Lance Bombardier Des Bettany passed away in 200 at the age of 81.

Click on images to enlarge.

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Farewell Salutes – 

Dave Arnce – Brandenburg, KY; US Army (Ret.), Vietnam

Otto Barnick – GER & Medina, OH; US Army, Sgt. (Ret. 22 years), Vietnam, Purple Heart, Bronze Star

Charlie Dewese – Southside, TN; US Army, Maj. (Ret.), Vietnam, Purple Heart, Bronze Starflag

Douglas Grimes – US & CAN; USMC, Vietnam

Jay Kritz – NPalm Beach, FL; US Navy, USS Saratoga

Robert Lindsay (101) – Auckland, NZ; Regimental # 31905, WWII, 2nd Div., Signals

Nick Nishimoto – Hawaii; US Army, Korea, 25th Infantry Regiment

Thomas Y. Ono – Oahu, HI; US Army, WWII, ETO, DSC / Korea, 25th Infantry Regiment, POW

Murray Resk – WPalm Beach, FL; US Army, WWII

Donald Schwartz – Sandy, UT; US Army, WWII

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About GP Cox

Everett Smith served with the Headquarters Company, 187th Regiment, 11th A/B Division during WWII. This site is in tribute to my father, "Smitty." GPCox is a member of the 11th Airborne Association. Member # 4511 and extremely proud of that fact!

Posted on July 9, 2015, in First-hand Accounts, Uncategorized, WWII and tagged , , , , , , , , , , , . Bookmark the permalink. 78 Comments.

  1. Thanks to brave men like Des Bettany, these memory’s can still be seen and read, through the history they meticulously recorded during their horrific times.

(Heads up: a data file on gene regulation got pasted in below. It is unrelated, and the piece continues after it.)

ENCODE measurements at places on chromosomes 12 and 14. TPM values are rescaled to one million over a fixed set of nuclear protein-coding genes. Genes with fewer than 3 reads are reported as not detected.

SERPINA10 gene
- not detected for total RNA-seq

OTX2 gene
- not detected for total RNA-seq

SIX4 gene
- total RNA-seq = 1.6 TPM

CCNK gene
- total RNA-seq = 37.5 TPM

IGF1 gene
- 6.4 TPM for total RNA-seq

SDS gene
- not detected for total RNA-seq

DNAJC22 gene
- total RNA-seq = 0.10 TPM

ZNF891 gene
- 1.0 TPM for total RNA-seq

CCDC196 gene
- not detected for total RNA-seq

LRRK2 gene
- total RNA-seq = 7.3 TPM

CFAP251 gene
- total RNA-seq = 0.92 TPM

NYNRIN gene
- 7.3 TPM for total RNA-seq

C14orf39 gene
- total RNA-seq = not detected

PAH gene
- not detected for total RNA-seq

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  2. In the literature there’s also references to Sikh guards “… who would rape prisoners …” which I never really understood until someone told me that “Sikhs believe their Saviour will be born of a man, and it’s every Sikh’s desire to be the father or mother …”

    Russell Braddon had some interesting thoughts on the topic too, in his ‘The Naked Island’. Some years ago that one and ‘The Scourge of the Swastika’ (Lord Russell) provided a good primer on some aspects of POW.

    Despite all the Conventions and Treatises and other scraps of pretty paper, folks who see themselves as a superior breed will always maltreat the contemptibles. Been like that for thousands of years and is ingrained.

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    • I’m glad to see you go into your own research and bring the results back here. I never got too into the Sikh religion and therefore was unaware of these beliefs. I also see there are two more books that should be on my future book list! Thank you, Argus.

      Liked by 1 person

  3. How wonderful that some were able to maintain their sense of humor in spite of their surroundings. Great post!

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    • For most, that sense of humor meant life and death. It’s great to know that Mr. Bettany’s work is appreciated, even today. Thank you for visiting, Bev.

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  4. Amazing account and artwork. Thank you for posting this. I enjoyed reading it!

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  5. Pierre Lagacé

    Reblogged this on Lest We Forget and commented:
    Wonderful story

    Liked by 1 person

    • I think that last one is a hoot – actually after almost 4 years in a camp, what the soldier does to the Japanese guard shows a mountain of restraint!! Glad you liked it Chris.

      Liked by 1 person

  6. It takes enormous courage to utilise humour in such horrific circumstances – what a great man, Bettany! So good to know he managed to remember the book of political cartoons and “resurrect” it – a true fighting spirit!